The Original Cyberface and The LEEPvideo System 1
The First Commercial Head Mounted Display
Since 1985 NASA and VPL had been using the wide-angle LEEP viewing lenses in various head mounted display projects. Then, in 1988, NASA and a sensory research group at M.I.T. tasked Pop-Optix Labs with designing very wide-angle LEEP format lenses for video cameras. This work is what first made wide angle telepresence possible. With the release of the original LEEP Cyberface In March of 1989, Eric Howlett became the first to offer a commercial head-mounted display. The technology is essentially identical to that in the NASA "VIEWS" (Virtual Interface Environment Work Station). Like the NASA HMD, the Cyberface is monochromatic, but provides very wide angle stereo. This is a reasonable trade-off considering the technology that was available at the time the Cyberface was first created.
LEEPvideo System 1 Overview
As with the NASA VIEWS system, the Cyberface originally came packaged with a complete telepresence system. LEEPvideo System 1 was the first standalone telepresence Virtual Reality system to use the LEEP optics. The full system comprised:
Left: The system is shown as it might be tried out immediately after unpacking.
- The Cyberface head mounted display with counterpoise.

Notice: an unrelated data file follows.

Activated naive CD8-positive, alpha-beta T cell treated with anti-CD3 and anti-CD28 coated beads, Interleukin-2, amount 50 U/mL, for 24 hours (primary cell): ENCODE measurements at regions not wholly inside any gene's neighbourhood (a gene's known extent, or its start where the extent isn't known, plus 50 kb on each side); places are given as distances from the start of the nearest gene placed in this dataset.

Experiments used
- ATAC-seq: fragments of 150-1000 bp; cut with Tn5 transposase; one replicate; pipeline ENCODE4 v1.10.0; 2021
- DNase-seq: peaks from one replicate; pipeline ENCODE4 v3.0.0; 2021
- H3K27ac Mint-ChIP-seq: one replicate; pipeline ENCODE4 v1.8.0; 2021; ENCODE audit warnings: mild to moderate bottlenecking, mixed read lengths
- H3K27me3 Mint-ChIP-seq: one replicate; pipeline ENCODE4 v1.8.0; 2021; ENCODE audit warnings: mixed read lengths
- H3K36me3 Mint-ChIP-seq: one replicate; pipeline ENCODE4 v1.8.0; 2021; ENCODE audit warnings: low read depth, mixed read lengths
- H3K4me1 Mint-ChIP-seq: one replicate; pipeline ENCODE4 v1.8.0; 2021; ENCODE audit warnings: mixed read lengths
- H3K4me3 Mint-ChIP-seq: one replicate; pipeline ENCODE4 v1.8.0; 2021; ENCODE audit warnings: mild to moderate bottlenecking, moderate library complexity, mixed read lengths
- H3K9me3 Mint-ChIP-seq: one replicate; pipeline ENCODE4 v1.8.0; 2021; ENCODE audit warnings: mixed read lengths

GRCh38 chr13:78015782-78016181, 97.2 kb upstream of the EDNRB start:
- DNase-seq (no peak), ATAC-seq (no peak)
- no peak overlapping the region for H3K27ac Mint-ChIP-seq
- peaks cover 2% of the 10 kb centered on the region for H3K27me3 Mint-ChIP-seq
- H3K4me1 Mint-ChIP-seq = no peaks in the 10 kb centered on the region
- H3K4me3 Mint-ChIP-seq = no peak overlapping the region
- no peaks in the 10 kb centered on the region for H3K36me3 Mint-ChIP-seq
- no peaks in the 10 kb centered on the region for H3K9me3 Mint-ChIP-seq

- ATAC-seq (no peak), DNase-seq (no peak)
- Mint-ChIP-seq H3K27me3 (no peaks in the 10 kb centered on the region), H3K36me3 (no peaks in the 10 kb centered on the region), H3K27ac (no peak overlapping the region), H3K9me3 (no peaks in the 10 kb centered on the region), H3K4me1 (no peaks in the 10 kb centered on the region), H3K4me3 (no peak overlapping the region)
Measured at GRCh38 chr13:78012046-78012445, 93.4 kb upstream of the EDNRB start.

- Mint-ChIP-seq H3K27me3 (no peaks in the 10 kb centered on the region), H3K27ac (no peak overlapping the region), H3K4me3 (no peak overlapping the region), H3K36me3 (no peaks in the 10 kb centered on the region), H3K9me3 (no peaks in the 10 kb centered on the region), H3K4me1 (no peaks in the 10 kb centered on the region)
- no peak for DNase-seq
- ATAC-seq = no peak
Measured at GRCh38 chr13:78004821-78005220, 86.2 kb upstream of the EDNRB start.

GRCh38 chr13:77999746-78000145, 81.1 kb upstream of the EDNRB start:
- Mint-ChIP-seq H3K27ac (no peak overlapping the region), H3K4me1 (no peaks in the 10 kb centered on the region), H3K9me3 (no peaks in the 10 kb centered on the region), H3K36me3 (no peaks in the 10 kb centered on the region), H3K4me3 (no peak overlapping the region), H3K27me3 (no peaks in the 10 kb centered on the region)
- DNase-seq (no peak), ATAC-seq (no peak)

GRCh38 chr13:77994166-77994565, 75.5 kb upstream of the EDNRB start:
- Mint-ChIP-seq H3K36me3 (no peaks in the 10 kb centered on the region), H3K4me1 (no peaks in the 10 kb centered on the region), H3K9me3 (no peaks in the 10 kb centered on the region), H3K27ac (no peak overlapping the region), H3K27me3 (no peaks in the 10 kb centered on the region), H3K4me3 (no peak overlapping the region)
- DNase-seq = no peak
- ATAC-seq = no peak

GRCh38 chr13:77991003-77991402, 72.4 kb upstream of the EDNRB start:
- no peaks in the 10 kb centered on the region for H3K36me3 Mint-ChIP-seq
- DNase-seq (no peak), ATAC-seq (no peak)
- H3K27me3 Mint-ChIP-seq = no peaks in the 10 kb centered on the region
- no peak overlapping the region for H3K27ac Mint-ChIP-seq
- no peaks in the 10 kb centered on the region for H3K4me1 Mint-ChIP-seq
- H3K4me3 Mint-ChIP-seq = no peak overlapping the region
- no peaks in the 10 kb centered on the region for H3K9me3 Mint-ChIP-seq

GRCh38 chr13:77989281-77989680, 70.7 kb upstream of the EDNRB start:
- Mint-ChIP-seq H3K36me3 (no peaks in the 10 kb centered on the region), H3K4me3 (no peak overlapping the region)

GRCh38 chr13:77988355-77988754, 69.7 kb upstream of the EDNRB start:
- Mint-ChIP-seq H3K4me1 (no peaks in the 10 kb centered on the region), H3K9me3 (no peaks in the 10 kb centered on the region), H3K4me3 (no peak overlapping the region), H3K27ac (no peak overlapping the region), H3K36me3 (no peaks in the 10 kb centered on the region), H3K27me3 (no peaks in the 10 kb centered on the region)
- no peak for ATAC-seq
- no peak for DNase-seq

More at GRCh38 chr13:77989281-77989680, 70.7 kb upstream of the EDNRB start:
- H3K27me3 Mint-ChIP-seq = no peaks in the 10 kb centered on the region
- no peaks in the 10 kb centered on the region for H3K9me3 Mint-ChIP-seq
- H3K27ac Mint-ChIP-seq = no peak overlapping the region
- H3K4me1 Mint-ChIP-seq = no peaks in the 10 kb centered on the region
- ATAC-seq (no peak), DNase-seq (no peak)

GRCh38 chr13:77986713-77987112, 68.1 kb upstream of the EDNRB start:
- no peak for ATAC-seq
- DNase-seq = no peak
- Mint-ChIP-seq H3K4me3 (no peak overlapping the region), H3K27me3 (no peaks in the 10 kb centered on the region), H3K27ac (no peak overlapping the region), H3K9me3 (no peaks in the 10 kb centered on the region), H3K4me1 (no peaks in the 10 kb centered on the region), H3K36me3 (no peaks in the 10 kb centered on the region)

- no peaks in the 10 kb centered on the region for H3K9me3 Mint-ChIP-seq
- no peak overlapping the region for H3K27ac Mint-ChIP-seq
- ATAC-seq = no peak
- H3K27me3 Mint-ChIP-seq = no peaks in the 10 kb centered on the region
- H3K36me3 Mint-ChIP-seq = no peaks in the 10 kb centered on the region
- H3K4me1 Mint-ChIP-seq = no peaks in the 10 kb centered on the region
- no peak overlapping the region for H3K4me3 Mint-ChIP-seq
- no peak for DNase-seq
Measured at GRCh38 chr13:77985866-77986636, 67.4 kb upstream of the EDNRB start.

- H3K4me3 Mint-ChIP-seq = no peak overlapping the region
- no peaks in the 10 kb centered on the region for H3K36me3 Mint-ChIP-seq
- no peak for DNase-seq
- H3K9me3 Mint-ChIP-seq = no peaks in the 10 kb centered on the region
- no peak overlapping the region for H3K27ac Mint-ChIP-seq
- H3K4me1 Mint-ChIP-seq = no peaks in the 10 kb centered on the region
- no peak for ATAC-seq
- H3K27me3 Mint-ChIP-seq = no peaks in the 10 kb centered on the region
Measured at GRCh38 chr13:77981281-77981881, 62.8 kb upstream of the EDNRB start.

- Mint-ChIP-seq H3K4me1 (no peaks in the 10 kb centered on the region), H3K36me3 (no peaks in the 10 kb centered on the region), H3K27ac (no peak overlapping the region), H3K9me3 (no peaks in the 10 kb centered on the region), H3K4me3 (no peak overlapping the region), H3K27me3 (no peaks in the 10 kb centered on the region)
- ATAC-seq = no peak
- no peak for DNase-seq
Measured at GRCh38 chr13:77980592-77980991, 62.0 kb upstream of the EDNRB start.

- The Puppet, a robot head with stereo cameras and binaural microphones.
- A controller/power supply box.
The Only True Orthospace System of its Time
Except for certain systems that had been put together by the workers at NASA Ames System Research Center over the years, LVS1 was the only LCD-based system that provided a head mounted display that rendered true orthospace. The Cyberface is still one of the widest angle systems ever made. LEEPvideo System 1 was produced in small batches, primarily for an assortment of applications and research in government and industrial laboratories. The LEEPvideo System 1 made it possible to explore the remarkable properties of wide-angle orthostereo with a nominal investment and without depending on any other facilities, being a plug-in, standalone system.
The Featherweight Chest Counterpoise
The most notable feature of the system, other than the fact that it was readily available on a commercial basis, is the novel method of mounting the display on the head. Note the large white "chest counterpoise," which serves as a terminus both for the main cable to the HMD, and for the distribution cables up to the left and right eyes, and as a highly damped counterweight to the display itself. The counterpoise can remove all of the two pound weight of the display from the face proper, transferring it to the soft nylon straps across the top of the head. We call it the Feathermount. By this means, the weight of the head mount is supported directly above the spine — a method that water carriers have shown for centuries to be very easy. The user can wear the Cyberface for hours without discomfort. The chest-mounted counterpoise also has the advantage that it does not add to the inertia of the the head mount, which, if it were a conventional counterweight located at the back of the head, would add uncomfortable twists during rapid turning movements. In this system when the head turns, the chest counterpoise simply rotates on the chest.